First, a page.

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The Madison area is in a lot better shape economically than most other metropolitan areas of the U.S., but to propel the region into a top-echelon position it will take a lot more collaboration, education, investment and promotion, according to a new study.

That could include forming entrepreneurial partnerships with groups as far away as Ann Arbor, Michigan or Pittsburgh, creating a food distribution center that would serve several states, or becoming a hub for industrial hemp.

One of the most important steps will be to find a way to make broadband available to everyone in the region, the study says.

The Madison area has the most diverse economy in the nation and is among leaders in the growth of technology jobs but it is far behind “top U.S. investment hubs such as Austin, Texas, Raleigh, North Carolina, or Portland, Oregon,” according to Advance Now 2.0.

“When we compare ourselves to the rest of the country, we look awfully good. When we compare ourselves to the cream of the crop, we still have a long ways to go,” said Paul Jadin, president of the Madison Region Economic Partnership (MadREP).

Advance Now 2.0 is a 149-page consultant report prepared in collaboration with MadREP, detailing what the Madison region should do to bolster economic development over the next five years.

MadREP presented a synopsis of Advance Now 2.0 to nearly 150 community and business leaders at the Edgewater Hotel on Thursday.

The report, conducted by Market Street Services, an Atlanta business consulting firm, updates the first Advance Now plan, presented in 2012, and many of its recommendations are similar: Develop a brand identity for the Madison region — identified as Dane, Columbia, Dodge, Jefferson, Rock and Sauk counties — and promote it; educate and train more students for STEM (science, technology, engineering and math) careers; promote a more diverse workforce; and create more centers of excellence.

As a companion to Advance Now 2.0 is a series of in-depth analyses conducted by MadREP and UW-Madison Extension over the past several years that explores each of the sectors determined to be the area’s main employment clusters: information and communication technology; bioscience; health care; agriculture, food and beverages; and advanced manufacturing.

In all, the reports comprise 900 pages of data and strategy, Jadin said.

They show the Madison region is strong in the technology, biotechnology and health-related industries.

Health care jobs rose 18.4% between 2006 and 2017 to 68,545 employees; bioscience employment increased 25% to 12,245 positions; and tech jobs soared 105% over that period to 25,060 jobs.

But advanced manufacturing employment fell, as companies such as Oscar Mayer closed its Madison operations, and agriculture jobs slid.

“We’ve lost 15.8% of our farms,” said Michael Gay, MadREP senior vice president of economic development. “Last year, we lost two farms a day.”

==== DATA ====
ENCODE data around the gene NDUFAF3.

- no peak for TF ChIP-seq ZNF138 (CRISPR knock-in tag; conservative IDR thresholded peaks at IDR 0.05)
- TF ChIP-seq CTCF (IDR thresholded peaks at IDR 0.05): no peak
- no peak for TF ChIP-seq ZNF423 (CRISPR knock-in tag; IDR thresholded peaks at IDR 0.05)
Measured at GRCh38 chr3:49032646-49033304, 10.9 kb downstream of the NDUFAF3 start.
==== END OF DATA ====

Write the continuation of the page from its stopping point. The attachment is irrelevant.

The Madison region has one of the lowest unemployment rates among peer cities but that means the area doesn’t have a lot of available workers, Jadin said. The Advance Now 2.0 report also showed the advantage the area once held for its relatively low cost of living is slipping as housing costs increase.

The lack of high-speed internet in surrounding counties and even in some pockets of Dane County is “one of our most significant concerns,” Jadin said. “It’s getting to the point where when you’re talking about the economy, it’s oxygen.”

There are more sites ready for immediate development than elsewhere in the state but more are needed, Jadin said.

Support for new businesses also has blossomed.

The Madison area has 58 innovative spaces, such as business incubators, accelerators and maker spaces, and more than 130 technology companies were launched, both in 2016 and 2017.

“Startups are absolutely critical to the area,” Jadin said.

Recommendations of Advance Now 2.0 and the sector evaluations also include:

  • Create a regional planning commission to collaborate on housing and transportation.
  • Establish a distribution center for a variety of wholesale and retail food products that would serve a multi-state region.
  • Prepare to support industrial hemp production.
  • Create centers of excellence for game and mobile app development, e-commerce, cybersecurity and the internet of things.
  • Forge entrepreneurial connections with Milwaukee, Minneapolis/St. Paul, and perhaps as far as Ann Arbor, Columbus, Ohio, Pittsburgh and Waterloo, Ontario.

“We have a lot of work to do. We can’t take the economy here for granted and hope everything gets done organically,” Jadin said.

“We want to be that new economy, the high-tech economy, the vibrant place where there are significant experiences for young people,” he said. “We want to be that destination where people in Poughkeepsie are saying, ‘I want to get to Madison when I get out of school.’”

The reports also will be among the topics featured Friday at the daylong Madison Region Economic Development & Diversity Summit, from 4 to 8 p.m., at Monona Terrace.

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